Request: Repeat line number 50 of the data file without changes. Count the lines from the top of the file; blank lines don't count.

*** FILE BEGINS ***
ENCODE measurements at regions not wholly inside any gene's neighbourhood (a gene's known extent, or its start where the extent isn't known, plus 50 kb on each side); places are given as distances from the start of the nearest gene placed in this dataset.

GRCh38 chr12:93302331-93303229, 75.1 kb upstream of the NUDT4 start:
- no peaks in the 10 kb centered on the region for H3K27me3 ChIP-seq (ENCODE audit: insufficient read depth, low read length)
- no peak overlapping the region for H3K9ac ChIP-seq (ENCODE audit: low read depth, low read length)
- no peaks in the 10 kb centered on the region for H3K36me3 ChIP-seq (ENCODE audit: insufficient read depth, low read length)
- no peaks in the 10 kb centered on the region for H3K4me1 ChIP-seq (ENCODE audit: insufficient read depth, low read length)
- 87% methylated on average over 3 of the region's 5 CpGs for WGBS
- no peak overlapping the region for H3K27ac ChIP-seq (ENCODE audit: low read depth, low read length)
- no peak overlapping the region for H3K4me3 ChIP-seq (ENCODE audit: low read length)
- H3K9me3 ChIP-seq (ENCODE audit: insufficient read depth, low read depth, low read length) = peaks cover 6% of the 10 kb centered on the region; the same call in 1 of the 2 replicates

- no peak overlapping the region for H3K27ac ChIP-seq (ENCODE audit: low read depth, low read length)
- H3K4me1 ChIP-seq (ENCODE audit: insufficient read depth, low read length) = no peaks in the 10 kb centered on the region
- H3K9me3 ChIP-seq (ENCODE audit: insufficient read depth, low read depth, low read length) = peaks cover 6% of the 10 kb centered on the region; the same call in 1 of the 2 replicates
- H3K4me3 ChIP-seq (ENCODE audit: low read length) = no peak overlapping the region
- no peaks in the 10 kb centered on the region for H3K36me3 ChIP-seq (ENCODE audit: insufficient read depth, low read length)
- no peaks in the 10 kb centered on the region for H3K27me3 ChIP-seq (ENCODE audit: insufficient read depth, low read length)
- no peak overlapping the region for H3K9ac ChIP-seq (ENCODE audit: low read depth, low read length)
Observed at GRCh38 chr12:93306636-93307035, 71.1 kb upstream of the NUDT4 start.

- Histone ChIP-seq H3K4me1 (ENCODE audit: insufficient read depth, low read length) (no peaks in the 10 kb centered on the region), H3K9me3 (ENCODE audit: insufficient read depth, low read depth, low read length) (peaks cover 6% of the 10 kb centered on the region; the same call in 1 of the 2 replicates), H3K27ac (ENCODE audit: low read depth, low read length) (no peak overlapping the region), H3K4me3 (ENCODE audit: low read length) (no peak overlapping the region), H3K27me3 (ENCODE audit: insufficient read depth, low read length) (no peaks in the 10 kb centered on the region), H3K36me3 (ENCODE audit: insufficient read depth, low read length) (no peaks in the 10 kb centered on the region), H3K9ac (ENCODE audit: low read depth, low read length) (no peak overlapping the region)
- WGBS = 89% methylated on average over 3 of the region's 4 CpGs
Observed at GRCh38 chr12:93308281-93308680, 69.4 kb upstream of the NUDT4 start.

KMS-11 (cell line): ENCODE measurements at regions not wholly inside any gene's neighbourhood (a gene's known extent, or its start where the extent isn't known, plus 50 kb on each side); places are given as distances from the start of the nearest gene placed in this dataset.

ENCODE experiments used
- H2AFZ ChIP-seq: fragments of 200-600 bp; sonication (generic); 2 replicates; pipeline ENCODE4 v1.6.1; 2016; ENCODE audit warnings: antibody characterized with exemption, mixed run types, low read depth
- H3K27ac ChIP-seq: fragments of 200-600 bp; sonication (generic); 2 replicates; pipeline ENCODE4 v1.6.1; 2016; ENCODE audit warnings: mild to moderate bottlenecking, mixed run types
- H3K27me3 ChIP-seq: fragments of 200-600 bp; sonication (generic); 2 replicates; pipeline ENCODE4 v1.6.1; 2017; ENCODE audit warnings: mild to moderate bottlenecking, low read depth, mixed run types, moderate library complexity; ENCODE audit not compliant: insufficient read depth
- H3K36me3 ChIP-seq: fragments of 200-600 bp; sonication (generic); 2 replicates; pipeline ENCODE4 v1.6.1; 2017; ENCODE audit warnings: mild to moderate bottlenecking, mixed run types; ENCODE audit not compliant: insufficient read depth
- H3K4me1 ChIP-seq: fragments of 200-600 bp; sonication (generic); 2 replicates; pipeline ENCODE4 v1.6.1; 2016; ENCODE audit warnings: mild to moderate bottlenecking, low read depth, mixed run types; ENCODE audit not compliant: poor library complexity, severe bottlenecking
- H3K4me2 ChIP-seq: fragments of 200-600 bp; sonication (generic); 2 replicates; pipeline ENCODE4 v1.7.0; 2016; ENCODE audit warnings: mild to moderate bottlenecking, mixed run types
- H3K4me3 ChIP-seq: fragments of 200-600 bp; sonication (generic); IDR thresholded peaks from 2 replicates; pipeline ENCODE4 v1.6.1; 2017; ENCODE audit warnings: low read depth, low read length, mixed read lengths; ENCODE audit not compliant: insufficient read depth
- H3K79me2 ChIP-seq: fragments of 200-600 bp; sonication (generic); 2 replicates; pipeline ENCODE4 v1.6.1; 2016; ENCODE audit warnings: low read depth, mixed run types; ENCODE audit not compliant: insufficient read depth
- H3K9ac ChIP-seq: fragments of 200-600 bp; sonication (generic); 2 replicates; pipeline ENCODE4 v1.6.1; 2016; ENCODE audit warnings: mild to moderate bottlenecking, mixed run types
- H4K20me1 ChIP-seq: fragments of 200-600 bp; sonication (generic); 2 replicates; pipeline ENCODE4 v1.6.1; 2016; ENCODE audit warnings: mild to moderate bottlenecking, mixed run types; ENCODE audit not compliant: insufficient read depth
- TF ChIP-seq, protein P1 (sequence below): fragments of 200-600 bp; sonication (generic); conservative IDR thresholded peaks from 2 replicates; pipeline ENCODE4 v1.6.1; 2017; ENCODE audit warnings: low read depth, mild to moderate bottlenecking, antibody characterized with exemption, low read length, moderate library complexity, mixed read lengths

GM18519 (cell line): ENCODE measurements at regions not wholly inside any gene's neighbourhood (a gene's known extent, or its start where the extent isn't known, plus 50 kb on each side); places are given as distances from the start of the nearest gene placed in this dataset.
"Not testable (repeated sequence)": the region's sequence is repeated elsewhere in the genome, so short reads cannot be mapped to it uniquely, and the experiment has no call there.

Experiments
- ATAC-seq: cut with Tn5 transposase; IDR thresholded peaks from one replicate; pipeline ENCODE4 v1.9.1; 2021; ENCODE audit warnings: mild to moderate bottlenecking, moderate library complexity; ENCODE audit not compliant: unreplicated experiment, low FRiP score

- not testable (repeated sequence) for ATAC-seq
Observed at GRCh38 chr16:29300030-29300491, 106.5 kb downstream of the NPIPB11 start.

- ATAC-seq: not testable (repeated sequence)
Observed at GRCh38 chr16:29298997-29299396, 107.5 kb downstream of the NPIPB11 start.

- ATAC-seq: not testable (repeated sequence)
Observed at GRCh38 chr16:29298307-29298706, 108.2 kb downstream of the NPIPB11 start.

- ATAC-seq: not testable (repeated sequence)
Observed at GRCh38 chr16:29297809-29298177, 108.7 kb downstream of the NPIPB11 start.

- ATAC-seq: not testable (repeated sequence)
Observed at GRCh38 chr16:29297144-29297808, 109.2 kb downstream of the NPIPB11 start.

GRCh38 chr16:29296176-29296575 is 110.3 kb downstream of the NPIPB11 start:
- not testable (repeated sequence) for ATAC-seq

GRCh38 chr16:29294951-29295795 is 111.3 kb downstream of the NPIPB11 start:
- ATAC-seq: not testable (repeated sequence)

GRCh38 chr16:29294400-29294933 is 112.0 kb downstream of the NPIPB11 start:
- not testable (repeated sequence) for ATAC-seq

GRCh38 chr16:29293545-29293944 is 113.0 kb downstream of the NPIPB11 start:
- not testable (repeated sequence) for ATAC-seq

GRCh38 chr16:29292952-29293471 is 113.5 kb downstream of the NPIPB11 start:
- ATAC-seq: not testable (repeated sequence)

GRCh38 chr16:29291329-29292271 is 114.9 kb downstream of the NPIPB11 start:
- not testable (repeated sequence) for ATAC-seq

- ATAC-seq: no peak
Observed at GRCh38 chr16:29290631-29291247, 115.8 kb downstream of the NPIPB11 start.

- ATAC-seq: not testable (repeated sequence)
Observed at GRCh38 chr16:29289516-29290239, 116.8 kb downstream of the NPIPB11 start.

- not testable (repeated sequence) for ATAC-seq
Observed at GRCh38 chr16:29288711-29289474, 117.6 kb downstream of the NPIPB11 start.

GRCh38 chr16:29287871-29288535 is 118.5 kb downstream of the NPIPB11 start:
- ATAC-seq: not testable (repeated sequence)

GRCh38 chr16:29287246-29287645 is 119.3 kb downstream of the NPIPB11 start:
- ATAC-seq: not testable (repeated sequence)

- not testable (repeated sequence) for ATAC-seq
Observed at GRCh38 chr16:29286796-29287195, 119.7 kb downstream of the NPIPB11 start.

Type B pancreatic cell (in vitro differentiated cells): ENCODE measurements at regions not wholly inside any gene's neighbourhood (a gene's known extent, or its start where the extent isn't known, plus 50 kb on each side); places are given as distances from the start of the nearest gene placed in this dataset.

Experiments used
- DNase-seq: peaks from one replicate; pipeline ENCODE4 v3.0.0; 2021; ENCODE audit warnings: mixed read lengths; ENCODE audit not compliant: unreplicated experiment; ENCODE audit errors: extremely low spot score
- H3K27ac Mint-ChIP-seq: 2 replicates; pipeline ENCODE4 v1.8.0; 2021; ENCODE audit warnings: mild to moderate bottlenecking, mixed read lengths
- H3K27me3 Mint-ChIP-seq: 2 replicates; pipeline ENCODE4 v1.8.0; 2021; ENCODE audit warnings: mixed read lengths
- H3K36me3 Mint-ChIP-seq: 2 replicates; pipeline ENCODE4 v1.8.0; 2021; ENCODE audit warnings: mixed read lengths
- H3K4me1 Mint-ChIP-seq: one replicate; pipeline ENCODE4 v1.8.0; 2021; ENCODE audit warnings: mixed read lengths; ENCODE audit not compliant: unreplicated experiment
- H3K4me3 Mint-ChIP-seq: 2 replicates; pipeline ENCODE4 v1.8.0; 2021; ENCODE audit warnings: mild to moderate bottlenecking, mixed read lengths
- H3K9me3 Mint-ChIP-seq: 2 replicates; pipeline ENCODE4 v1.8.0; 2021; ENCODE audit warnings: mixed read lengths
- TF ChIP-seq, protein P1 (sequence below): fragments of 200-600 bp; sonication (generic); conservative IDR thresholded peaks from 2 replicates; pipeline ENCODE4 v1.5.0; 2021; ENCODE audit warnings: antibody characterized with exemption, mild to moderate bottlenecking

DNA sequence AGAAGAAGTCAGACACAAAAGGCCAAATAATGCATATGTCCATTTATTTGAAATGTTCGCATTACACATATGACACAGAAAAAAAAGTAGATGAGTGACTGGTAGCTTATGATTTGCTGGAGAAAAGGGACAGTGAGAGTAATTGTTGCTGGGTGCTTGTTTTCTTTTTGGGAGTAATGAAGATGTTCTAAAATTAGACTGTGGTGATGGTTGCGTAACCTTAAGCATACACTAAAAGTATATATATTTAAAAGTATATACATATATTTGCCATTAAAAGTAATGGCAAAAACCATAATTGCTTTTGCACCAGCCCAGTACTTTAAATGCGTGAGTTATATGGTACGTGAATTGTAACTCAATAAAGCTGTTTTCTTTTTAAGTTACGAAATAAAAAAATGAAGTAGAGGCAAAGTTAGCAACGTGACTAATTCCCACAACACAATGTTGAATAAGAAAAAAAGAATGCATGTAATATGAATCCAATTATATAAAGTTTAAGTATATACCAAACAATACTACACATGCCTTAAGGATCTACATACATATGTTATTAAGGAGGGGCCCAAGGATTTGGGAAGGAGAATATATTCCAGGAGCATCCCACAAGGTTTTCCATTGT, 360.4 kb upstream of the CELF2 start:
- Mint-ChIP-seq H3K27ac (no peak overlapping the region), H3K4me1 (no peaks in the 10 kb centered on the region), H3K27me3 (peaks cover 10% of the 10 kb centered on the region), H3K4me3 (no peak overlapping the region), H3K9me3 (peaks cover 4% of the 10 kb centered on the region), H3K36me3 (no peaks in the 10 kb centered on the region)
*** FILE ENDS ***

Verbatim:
- not testable (repeated sequence) for ATAC-seq